Quad vs Latex

One of the things I do is teach, and part of that is providing text books to students and teachers. I’ve got a set of four text books which I built - back in the day - using Adobe InDesign. And then again Wordpress for the web. And I even exported it to Word for teachers who wanted to edit the text books before giving them to their own students. Imagine the joy.

When I find the time, which is hard, I’ve been migrating it all to Pollen. There is something crisp and delightful about this. From one source I can produce web pages which can flip, at the touch of a button, between a regular web textbook and a javascript slideshow presentation of the same topic. Or at the touch of another button, to go into teacher mode with additional explanations and ideas for exercises to do with the students. It’s still a work in progress, but it’s a very satisfying thing to be building, and long-term this will make it so much easier to maintain the different versions together.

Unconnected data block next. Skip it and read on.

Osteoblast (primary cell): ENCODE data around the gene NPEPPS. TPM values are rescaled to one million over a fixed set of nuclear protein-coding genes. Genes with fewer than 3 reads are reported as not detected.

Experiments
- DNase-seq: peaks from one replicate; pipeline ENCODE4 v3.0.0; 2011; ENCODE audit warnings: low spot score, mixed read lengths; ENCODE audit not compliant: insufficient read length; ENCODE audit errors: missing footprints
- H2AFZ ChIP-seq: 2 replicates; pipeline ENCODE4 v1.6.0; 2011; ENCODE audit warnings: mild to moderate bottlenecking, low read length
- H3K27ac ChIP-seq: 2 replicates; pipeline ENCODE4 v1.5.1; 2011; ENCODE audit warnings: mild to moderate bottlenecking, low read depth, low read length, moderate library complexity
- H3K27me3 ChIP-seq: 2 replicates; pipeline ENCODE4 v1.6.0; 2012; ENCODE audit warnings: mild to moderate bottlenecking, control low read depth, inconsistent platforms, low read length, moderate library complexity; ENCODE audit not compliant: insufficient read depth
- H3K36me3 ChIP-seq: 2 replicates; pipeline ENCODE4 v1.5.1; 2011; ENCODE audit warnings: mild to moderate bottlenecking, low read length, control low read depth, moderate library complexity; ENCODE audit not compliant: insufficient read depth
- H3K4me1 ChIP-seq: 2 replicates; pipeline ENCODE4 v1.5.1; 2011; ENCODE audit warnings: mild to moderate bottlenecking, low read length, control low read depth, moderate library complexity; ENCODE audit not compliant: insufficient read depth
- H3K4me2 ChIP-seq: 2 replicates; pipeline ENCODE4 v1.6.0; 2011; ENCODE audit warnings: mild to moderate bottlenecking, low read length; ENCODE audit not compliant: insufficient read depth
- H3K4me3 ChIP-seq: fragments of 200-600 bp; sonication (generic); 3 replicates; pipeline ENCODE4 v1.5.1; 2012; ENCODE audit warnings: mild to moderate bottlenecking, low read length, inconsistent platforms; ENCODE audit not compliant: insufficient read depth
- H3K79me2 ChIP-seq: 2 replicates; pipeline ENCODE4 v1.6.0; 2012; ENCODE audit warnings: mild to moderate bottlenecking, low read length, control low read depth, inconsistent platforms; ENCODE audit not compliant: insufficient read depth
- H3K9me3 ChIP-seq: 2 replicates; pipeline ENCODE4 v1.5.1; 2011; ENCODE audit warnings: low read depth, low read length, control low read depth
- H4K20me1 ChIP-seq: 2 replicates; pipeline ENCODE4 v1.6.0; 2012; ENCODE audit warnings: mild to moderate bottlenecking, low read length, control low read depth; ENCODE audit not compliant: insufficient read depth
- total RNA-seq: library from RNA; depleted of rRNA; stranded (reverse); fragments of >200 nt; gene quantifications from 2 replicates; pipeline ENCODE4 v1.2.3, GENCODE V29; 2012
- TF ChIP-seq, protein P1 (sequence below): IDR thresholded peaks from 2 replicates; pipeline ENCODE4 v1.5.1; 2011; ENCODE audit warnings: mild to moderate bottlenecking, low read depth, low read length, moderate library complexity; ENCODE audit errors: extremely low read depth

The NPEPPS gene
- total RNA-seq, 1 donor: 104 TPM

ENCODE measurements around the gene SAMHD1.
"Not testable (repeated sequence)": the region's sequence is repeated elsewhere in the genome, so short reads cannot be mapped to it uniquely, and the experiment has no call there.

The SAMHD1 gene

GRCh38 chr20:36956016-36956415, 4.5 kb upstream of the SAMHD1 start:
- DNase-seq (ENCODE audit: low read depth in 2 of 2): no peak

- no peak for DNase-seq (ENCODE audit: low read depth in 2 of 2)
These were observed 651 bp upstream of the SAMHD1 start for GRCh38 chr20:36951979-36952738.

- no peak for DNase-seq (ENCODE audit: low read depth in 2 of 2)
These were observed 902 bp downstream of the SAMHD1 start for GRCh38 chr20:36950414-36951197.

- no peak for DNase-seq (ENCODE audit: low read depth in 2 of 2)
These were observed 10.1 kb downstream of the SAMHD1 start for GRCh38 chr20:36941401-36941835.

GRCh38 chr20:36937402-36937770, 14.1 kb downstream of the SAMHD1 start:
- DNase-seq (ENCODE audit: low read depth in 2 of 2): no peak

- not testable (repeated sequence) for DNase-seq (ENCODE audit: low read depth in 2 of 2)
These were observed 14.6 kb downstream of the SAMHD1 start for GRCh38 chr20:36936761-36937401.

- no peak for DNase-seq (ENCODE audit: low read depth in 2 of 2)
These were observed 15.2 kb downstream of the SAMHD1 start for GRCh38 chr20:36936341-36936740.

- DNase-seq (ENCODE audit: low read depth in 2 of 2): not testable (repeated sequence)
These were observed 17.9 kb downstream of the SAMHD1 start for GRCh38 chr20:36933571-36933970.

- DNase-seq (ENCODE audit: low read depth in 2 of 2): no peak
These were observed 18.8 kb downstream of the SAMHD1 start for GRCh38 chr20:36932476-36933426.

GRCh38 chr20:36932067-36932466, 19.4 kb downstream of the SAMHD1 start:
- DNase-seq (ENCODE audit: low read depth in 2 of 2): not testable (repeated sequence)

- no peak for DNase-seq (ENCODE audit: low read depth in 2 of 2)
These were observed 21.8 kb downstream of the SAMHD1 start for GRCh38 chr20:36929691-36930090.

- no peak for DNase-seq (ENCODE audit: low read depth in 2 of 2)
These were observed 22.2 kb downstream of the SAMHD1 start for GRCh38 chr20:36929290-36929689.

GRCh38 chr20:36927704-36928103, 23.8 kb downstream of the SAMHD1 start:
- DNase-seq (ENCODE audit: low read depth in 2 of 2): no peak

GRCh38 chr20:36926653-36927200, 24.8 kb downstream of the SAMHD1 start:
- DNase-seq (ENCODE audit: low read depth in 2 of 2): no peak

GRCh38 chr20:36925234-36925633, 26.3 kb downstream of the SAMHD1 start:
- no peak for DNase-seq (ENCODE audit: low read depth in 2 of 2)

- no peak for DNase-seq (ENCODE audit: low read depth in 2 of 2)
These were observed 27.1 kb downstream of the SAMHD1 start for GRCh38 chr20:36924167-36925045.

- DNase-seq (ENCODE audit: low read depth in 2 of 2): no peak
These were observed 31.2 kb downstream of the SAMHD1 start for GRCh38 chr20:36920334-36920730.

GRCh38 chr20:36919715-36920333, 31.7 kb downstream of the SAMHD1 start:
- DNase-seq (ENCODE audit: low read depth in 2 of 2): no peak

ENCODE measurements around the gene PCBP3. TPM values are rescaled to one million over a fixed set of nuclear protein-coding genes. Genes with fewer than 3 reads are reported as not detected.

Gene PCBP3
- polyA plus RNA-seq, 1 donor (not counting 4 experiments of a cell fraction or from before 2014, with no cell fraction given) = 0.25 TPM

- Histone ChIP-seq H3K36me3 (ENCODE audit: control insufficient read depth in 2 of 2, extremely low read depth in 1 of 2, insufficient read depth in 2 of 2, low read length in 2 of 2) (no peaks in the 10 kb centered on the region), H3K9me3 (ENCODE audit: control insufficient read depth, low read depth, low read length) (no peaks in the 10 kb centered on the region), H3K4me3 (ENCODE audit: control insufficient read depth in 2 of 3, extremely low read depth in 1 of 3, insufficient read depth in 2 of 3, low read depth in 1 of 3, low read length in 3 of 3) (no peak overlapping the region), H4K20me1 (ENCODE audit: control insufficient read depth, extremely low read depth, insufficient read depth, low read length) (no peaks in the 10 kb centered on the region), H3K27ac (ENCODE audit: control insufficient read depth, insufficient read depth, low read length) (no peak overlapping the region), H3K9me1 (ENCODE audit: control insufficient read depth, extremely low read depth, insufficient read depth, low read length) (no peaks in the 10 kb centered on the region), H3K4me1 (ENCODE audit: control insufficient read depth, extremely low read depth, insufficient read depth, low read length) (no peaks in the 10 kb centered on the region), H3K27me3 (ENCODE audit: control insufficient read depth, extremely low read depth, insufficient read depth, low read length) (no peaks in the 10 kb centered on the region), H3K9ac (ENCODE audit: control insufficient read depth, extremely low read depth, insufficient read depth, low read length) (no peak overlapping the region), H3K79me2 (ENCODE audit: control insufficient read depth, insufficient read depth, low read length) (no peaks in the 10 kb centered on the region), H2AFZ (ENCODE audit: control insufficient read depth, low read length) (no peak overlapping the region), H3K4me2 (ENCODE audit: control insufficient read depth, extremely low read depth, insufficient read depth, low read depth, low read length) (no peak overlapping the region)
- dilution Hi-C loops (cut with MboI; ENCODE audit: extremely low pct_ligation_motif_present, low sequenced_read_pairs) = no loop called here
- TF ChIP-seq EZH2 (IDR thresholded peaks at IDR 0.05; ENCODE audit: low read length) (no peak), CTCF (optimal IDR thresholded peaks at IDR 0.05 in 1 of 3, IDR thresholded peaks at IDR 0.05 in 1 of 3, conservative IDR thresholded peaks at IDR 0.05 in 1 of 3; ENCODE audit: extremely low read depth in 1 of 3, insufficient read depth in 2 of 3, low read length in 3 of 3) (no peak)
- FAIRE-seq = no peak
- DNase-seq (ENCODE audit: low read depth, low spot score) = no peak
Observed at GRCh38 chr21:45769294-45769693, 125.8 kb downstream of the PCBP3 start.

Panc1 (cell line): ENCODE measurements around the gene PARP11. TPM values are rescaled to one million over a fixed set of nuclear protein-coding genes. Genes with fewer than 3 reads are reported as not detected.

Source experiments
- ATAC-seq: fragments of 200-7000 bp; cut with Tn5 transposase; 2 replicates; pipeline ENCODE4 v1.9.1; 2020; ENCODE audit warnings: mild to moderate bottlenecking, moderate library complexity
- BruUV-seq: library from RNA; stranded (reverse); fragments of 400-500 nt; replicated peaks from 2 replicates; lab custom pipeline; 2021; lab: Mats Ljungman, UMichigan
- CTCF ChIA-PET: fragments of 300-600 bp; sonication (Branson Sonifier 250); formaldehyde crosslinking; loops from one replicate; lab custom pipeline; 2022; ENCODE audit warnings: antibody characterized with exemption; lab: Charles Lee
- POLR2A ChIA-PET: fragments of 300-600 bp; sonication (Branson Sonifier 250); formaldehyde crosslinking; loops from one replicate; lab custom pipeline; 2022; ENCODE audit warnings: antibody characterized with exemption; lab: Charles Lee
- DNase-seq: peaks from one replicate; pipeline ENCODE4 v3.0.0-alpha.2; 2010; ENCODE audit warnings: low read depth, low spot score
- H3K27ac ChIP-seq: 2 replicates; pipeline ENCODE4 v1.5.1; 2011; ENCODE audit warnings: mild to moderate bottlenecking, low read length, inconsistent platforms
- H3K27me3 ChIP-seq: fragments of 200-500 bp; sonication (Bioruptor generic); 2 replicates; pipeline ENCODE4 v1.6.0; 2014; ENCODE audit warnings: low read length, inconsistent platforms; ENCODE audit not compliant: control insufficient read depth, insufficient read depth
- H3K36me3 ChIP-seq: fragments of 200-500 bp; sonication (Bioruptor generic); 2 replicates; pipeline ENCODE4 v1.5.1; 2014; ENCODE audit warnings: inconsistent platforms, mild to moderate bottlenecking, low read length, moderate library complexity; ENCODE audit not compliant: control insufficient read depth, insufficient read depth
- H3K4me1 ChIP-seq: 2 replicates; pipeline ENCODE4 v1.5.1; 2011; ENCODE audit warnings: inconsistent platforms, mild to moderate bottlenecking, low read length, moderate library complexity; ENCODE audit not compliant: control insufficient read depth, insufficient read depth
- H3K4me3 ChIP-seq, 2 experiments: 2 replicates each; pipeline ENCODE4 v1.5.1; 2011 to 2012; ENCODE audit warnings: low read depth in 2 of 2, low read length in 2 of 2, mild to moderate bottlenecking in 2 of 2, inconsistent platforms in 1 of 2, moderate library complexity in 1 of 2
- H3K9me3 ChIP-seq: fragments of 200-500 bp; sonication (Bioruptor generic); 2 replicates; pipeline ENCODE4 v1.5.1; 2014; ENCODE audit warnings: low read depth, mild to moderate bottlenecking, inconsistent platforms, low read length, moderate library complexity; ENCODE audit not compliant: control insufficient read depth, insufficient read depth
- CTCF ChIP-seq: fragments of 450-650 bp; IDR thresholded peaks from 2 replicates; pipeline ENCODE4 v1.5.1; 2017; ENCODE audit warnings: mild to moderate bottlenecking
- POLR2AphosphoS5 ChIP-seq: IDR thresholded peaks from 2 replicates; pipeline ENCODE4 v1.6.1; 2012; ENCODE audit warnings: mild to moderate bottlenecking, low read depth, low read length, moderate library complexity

Now I’m turning my attention more seriously to the PDF output, and wonder whether people would recommend using Quad or Latex. The layout needs I imagine will likely be simple, but there would need to be multiple versions (the teacher’s and students’ editions), and at some point I hope to be getting it printed professionally. Quad seems like the natural choice as it’s written in Racket, but given that Quad is a work in progress, am I going to be making life hard for myself by using it?